Royal Bank of Scotland – Understanding our brands
Founded in Edinburgh in 1727, Royal Bank of Scotland was Scotland's second bank. It has grown to employ almost 12,000 people, serves 1.8m personal customers and more than 110,000 business customers.
The bank opened its second branch in Glasgow in 1783 and went on to play a major role in supporting the industrial expansion of Glasgow and the west of Scotland.
Royal Bank of Scotland is also known for its long history of being innovative: it granted the world's first overdraft in 1728, was the first clearing bank to offer house purchase loans in 1972 and launched the first mobile banking app in 2011.
Since 2011, Royal Bank has been encouraging its employees and customers to raise money for STV Children's Appeal which works to help one in five children in Scotland who are affected by poverty. To date, Royal Bank staff and customers have raised £700,000 for the charity.
This year the bank unveiled its new £5 and £10 banknotes. Made of polymer, the designs celebrate Scottish nature and feature notable Scottish women. The bank has issued banknotes ever since its foundation and produced Europe's first multi-coloured banknote (1777) as well as Britain's first double-sided note (1826).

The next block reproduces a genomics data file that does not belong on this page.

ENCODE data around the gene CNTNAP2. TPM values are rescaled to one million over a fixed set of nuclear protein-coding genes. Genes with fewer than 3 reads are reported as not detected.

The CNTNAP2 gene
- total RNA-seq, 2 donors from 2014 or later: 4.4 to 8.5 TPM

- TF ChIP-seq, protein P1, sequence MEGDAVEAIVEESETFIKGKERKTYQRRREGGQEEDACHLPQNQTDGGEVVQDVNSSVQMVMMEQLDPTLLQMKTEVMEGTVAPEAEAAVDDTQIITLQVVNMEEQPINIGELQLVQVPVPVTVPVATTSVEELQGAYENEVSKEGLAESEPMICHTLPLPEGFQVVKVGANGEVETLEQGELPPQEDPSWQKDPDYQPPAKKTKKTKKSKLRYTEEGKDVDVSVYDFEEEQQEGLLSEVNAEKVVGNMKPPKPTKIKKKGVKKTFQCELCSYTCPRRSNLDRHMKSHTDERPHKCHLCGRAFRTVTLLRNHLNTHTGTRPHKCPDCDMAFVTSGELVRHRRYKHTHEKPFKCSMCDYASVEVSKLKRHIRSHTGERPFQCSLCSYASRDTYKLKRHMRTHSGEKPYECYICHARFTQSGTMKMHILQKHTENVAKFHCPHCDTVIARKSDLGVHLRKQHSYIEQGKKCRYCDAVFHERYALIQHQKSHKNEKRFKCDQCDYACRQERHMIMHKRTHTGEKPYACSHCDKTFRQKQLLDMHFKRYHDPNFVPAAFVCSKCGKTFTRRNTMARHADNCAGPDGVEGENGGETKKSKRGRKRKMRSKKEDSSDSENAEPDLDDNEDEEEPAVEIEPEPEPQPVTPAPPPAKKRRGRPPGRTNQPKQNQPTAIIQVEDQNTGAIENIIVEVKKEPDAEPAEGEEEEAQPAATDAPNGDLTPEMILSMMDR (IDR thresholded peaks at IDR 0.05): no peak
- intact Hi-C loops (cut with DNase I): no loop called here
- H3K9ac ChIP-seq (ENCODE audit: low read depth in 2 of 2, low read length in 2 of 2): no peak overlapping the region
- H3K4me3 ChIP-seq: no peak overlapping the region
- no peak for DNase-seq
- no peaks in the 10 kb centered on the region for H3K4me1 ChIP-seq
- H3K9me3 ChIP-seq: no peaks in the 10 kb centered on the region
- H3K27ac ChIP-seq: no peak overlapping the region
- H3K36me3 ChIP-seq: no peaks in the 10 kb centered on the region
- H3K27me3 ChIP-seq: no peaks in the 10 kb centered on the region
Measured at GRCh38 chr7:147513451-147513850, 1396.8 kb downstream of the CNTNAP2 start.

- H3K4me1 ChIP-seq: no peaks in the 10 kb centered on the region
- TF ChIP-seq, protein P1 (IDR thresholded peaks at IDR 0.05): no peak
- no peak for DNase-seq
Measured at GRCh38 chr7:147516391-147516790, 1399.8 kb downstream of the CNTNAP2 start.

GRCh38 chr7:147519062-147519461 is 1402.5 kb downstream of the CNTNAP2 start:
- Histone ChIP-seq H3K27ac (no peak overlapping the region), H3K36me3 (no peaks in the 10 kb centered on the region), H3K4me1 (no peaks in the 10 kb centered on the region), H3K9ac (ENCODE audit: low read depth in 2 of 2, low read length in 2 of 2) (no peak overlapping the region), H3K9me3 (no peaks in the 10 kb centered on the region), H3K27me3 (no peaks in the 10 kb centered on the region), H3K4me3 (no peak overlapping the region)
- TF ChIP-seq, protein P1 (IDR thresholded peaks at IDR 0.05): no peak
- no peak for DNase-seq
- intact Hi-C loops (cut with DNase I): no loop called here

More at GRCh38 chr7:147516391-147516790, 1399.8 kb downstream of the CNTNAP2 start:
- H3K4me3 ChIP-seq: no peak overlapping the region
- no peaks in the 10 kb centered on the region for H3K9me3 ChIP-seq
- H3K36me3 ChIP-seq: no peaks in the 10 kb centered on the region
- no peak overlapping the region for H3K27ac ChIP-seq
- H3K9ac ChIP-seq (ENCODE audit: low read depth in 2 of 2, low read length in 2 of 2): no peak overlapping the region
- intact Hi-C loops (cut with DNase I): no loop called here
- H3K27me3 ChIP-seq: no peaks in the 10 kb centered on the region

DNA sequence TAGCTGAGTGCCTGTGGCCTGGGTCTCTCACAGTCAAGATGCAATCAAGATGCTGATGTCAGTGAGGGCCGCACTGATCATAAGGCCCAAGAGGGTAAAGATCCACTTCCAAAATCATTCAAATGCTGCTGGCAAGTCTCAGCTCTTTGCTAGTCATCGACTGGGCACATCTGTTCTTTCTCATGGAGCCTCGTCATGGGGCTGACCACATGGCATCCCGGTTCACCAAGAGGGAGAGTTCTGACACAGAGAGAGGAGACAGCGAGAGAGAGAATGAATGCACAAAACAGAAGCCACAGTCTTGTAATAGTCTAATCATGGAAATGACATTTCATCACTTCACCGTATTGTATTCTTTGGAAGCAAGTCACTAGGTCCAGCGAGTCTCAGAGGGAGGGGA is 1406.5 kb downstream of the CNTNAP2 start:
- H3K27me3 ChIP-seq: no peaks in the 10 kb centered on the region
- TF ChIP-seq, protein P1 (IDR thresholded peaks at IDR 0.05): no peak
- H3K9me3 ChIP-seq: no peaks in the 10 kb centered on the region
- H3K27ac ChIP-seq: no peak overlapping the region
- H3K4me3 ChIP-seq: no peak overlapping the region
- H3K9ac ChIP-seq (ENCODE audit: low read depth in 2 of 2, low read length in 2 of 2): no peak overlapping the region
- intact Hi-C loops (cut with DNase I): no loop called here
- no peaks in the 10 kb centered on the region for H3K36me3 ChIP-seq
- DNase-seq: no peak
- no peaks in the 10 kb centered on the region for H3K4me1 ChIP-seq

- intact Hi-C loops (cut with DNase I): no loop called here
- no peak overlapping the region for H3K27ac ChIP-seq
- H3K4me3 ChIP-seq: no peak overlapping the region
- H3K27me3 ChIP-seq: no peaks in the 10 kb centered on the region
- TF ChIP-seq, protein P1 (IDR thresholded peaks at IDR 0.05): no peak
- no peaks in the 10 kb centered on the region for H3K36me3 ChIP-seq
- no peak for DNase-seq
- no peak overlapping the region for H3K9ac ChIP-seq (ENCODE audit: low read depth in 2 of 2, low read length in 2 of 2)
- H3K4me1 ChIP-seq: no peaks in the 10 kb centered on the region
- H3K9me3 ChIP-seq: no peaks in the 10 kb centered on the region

History of logo
The 'daisy wheel' dates back to 1969 and is made up of stacks of coins to represent the accumulation and concentration of wealth in customers' interests.
Does June's unexpected fall in the rate of inflation herald the start of a retreat? It seems unlikely. The fall in sterling that has helped push inflation higher is still filtering through into consumer prices. And even at the lower rate inflation remains uncomfortably above wage growth. That's a considerable headwind for the economy.
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